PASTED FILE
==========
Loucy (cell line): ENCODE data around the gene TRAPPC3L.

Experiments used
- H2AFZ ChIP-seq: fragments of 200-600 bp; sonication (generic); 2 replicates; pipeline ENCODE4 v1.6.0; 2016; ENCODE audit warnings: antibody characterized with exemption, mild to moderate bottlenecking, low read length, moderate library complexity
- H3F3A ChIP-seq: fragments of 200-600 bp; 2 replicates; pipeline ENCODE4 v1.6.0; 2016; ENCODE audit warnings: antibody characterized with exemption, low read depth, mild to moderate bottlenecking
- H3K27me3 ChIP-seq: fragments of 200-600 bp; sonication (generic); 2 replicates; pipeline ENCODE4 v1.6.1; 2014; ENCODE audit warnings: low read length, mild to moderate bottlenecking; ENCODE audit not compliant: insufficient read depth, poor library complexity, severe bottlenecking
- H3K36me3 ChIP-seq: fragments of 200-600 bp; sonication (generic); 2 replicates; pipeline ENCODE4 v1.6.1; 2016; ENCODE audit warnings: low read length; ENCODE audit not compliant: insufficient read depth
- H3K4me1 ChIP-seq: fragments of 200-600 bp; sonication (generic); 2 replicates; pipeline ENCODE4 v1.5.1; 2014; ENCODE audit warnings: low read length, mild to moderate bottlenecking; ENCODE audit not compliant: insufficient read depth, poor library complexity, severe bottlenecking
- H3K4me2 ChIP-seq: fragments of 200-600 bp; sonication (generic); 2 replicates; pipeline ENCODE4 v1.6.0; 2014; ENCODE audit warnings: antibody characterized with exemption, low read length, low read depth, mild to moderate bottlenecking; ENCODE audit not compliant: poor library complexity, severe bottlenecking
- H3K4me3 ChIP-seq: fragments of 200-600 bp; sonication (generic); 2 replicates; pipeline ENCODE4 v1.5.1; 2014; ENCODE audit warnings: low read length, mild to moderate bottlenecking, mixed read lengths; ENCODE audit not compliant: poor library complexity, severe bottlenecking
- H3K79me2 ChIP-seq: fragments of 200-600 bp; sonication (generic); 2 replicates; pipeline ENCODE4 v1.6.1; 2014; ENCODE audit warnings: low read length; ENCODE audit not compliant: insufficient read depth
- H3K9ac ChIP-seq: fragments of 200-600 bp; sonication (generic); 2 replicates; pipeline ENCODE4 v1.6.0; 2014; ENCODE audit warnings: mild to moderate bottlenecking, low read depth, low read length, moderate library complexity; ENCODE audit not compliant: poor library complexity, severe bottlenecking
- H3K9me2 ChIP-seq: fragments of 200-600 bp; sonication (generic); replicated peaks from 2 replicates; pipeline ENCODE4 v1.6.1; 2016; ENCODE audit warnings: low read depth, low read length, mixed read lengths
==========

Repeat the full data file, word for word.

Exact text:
Loucy (cell line): ENCODE data around the gene TRAPPC3L.

Experiments used
- H2AFZ ChIP-seq: fragments of 200-600 bp; sonication (generic); 2 replicates; pipeline ENCODE4 v1.6.0; 2016; ENCODE audit warnings: antibody characterized with exemption, mild to moderate bottlenecking, low read length, moderate library complexity
- H3F3A ChIP-seq: fragments of 200-600 bp; 2 replicates; pipeline ENCODE4 v1.6.0; 2016; ENCODE audit warnings: antibody characterized with exemption, low read depth, mild to moderate bottlenecking
- H3K27me3 ChIP-seq: fragments of 200-600 bp; sonication (generic); 2 replicates; pipeline ENCODE4 v1.6.1; 2014; ENCODE audit warnings: low read length, mild to moderate bottlenecking; ENCODE audit not compliant: insufficient read depth, poor library complexity, severe bottlenecking
- H3K36me3 ChIP-seq: fragments of 200-600 bp; sonication (generic); 2 replicates; pipeline ENCODE4 v1.6.1; 2016; ENCODE audit warnings: low read length; ENCODE audit not compliant: insufficient read depth
- H3K4me1 ChIP-seq: fragments of 200-600 bp; sonication (generic); 2 replicates; pipeline ENCODE4 v1.5.1; 2014; ENCODE audit warnings: low read length, mild to moderate bottlenecking; ENCODE audit not compliant: insufficient read depth, poor library complexity, severe bottlenecking
- H3K4me2 ChIP-seq: fragments of 200-600 bp; sonication (generic); 2 replicates; pipeline ENCODE4 v1.6.0; 2014; ENCODE audit warnings: antibody characterized with exemption, low read length, low read depth, mild to moderate bottlenecking; ENCODE audit not compliant: poor library complexity, severe bottlenecking
- H3K4me3 ChIP-seq: fragments of 200-600 bp; sonication (generic); 2 replicates; pipeline ENCODE4 v1.5.1; 2014; ENCODE audit warnings: low read length, mild to moderate bottlenecking, mixed read lengths; ENCODE audit not compliant: poor library complexity, severe bottlenecking
- H3K79me2 ChIP-seq: fragments of 200-600 bp; sonication (generic); 2 replicates; pipeline ENCODE4 v1.6.1; 2014; ENCODE audit warnings: low read length; ENCODE audit not compliant: insufficient read depth
- H3K9ac ChIP-seq: fragments of 200-600 bp; sonication (generic); 2 replicates; pipeline ENCODE4 v1.6.0; 2014; ENCODE audit warnings: mild to moderate bottlenecking, low read depth, low read length, moderate library complexity; ENCODE audit not compliant: poor library complexity, severe bottlenecking
- H3K9me2 ChIP-seq: fragments of 200-600 bp; sonication (generic); replicated peaks from 2 replicates; pipeline ENCODE4 v1.6.1; 2016; ENCODE audit warnings: low read depth, low read length, mixed read lengths